If you’ve heard of cloud computing and all the security issues that surround it, and if you’re wondering if you should trust the security of your sensitive and confidential data to a third party service provider, well, all I can say is that you’re like the old timer who hoards his wad of cash in crumpled bills under his mattress, believing that that’s the safest place for them simply because it’s within eyesight range. It’s an old school of thought that if you can see it, you can protect it. And although we have come a long way since the system of banking was invented and we accustomed ourselves to it, we’re still cavemen at heart who would prefer to keep our valuables close by.
Arguably the most valuable asset any enterprise has today is its data; without information, they’re nothing. And they must provide this data with the best safeguards there are in the business. This is why levels of security and passwords were invented, so that data is protected from prying eyes and the wrong hands. But your entire setup is only as strong as the weakest link, and here, it’s the human factor. If one employee can be tempted to compromise their principles and ethics, for money, revenge or any other reason, then it’s time to say goodbye to the usefulness of proprietary security measures. Human beings are also prone to errors, and because of that, we have data breaches through stolen and misplaced laptops or computers left unprotected through oversight.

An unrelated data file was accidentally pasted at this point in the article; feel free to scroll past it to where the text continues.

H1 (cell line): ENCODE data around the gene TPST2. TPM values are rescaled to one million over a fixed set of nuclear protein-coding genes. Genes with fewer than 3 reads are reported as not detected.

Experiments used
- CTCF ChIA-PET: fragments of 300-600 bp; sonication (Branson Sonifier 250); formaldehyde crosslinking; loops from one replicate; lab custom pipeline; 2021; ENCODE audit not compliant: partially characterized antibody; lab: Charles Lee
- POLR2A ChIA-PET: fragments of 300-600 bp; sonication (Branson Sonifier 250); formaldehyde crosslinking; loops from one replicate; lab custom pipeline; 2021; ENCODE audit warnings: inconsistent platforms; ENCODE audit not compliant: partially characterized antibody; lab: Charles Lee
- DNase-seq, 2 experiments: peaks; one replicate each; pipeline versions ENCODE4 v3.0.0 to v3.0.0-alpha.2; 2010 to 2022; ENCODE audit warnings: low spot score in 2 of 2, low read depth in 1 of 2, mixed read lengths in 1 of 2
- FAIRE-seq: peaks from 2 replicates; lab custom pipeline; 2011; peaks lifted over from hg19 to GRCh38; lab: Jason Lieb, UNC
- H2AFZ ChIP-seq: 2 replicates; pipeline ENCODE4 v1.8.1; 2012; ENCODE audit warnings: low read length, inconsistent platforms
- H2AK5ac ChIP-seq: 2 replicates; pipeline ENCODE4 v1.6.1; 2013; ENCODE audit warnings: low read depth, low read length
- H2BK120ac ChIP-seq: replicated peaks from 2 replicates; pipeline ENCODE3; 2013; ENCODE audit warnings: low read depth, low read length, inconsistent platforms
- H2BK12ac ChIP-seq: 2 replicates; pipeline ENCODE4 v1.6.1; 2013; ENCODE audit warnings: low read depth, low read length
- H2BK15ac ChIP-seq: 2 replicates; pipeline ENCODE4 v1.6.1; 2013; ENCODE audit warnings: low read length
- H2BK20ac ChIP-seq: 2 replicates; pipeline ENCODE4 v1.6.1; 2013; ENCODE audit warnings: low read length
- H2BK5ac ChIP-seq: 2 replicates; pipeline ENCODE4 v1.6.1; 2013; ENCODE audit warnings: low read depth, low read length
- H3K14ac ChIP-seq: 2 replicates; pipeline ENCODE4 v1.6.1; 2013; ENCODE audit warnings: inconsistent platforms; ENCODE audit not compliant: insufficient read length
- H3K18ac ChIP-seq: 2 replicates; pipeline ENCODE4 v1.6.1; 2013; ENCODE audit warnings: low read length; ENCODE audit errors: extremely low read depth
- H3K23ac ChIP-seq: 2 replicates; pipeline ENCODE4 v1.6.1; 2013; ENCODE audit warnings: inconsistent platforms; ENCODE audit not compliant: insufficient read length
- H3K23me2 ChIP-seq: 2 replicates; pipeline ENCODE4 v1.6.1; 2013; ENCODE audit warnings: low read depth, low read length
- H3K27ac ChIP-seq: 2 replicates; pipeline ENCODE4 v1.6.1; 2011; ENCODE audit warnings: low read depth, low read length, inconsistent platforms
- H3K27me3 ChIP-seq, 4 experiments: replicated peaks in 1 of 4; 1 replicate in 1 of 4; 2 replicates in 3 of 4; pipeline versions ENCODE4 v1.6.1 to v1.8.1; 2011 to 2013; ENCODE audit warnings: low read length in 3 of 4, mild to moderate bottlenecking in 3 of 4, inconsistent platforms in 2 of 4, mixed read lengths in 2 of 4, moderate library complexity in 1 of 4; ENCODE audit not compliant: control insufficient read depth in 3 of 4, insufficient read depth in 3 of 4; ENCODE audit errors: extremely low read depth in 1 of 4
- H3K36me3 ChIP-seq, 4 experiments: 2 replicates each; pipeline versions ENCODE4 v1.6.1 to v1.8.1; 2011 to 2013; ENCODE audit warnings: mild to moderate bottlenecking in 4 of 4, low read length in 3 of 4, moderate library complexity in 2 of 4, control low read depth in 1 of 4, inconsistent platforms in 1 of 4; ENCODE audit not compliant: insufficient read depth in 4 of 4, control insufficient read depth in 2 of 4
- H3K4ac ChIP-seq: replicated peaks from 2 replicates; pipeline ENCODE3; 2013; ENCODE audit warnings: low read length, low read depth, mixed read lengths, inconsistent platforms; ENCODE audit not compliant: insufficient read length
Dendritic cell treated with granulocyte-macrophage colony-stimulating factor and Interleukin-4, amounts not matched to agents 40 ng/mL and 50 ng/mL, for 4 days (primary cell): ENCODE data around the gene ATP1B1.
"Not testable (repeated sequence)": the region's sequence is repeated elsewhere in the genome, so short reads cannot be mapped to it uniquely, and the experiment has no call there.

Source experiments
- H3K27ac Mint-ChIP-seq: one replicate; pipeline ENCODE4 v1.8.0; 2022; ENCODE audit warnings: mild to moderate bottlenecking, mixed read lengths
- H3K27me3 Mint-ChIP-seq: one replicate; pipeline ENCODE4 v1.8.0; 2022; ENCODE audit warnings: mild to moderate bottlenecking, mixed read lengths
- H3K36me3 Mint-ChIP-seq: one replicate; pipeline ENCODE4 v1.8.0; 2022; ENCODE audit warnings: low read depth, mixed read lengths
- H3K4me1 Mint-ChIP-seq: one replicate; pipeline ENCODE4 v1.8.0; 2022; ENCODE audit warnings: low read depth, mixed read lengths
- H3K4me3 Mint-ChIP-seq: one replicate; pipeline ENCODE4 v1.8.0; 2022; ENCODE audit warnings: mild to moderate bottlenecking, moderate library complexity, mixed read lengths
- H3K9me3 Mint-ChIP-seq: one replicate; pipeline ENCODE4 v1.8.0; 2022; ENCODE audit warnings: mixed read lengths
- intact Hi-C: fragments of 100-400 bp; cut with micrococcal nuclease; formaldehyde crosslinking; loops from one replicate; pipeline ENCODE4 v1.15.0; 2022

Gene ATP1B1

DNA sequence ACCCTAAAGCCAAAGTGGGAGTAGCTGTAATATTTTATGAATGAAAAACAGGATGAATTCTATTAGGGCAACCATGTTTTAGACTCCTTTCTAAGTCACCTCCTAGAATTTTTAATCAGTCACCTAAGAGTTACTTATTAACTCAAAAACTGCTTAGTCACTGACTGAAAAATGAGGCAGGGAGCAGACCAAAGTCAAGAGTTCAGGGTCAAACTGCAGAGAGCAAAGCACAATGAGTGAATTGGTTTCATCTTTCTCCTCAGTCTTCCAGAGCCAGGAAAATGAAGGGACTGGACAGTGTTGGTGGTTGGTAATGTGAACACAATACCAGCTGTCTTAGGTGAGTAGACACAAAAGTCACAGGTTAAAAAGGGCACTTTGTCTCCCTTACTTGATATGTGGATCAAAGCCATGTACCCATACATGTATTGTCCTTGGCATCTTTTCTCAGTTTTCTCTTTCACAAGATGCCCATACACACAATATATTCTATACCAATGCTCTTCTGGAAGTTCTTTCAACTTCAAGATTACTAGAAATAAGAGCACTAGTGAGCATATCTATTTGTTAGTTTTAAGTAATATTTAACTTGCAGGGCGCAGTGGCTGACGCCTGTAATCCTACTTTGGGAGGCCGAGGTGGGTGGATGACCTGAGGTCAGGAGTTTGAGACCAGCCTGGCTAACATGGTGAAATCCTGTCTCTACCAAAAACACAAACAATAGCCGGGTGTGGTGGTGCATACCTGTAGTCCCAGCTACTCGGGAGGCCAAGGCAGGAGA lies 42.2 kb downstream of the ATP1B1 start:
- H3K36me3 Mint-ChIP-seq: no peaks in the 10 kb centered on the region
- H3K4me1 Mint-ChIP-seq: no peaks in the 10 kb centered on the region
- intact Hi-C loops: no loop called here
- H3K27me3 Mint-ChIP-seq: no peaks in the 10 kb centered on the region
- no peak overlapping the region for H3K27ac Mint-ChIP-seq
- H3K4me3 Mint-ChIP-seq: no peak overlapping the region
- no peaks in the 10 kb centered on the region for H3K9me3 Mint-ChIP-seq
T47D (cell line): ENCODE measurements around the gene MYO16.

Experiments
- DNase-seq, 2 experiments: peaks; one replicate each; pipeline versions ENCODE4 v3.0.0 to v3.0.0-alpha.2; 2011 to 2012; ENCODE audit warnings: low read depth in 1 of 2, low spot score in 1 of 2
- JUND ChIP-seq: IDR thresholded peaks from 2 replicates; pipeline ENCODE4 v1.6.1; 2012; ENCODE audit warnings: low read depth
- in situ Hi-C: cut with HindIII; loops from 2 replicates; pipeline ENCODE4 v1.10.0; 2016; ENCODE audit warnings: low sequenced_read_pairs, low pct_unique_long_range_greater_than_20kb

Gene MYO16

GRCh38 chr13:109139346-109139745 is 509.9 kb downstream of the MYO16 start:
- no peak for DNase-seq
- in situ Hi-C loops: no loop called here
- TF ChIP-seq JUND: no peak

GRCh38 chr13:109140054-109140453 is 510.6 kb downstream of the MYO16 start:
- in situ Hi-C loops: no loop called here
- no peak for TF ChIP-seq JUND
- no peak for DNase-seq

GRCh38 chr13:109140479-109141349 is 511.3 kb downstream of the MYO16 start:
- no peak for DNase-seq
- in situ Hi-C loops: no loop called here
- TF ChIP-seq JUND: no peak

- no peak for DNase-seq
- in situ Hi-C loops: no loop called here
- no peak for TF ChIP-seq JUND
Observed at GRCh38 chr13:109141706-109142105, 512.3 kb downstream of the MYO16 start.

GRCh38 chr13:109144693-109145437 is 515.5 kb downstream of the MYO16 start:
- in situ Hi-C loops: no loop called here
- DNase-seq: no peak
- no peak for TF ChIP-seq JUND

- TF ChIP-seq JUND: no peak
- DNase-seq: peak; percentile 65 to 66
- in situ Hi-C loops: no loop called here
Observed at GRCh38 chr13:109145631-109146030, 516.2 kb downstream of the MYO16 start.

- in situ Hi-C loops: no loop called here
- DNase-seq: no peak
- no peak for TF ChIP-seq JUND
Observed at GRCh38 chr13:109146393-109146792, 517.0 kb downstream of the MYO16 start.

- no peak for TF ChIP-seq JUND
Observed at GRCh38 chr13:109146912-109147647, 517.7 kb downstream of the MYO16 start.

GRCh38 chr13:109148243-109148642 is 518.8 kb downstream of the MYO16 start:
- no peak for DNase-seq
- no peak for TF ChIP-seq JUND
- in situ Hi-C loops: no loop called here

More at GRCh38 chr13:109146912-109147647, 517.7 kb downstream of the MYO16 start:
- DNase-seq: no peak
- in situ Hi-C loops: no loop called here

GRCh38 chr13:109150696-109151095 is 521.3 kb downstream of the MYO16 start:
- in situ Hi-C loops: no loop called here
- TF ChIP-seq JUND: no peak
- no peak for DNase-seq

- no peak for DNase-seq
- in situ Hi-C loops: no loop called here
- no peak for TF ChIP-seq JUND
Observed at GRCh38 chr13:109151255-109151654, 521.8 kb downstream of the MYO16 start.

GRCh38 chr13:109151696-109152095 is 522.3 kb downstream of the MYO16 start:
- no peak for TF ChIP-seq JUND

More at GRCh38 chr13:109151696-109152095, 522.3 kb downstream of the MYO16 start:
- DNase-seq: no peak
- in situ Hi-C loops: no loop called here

Cloud computing is a pretty safe bet when you consider such issues – your data is not in your hands, which makes internal security lapses a moot issue. But there are other aspects that you must consider – the popularity and efficacy of the service provider you choose. Take Google for instance; the search engine giant is extremely popular, and as such, an attractive target for hackers. They know that if they target the cloud, they can bring down a host of sites with one blow. And so they’re going to try harder in their efforts to do so.
But organizations would be willing to stick with Google because they know what it’s capable of; they know that it has a reputation to live up to, and that there’s a certain aspect of trust involved when you’re putting all your eggs in one basket. Cloud computing is exactly that – putting all your eggs in one very protected basket. But if the basket does break, you’re in an unholy mess with egg all over your face! It’s a tricky proposition, deciding whether or not to go with cloud computing, a decision that your needs and budget must dictate.
The idea is still in its early stages, so we must wait and watch to see if any further security issues crop up. And crop up they will, because where there’s a target, you can bet your last dollar that there will be a hunter hidden in the bushes somewhere.
This post was contributed by Datakos guest author Holly McCarthy, who writes for the online college. Holly can be reached at firstname.lastname@example.org.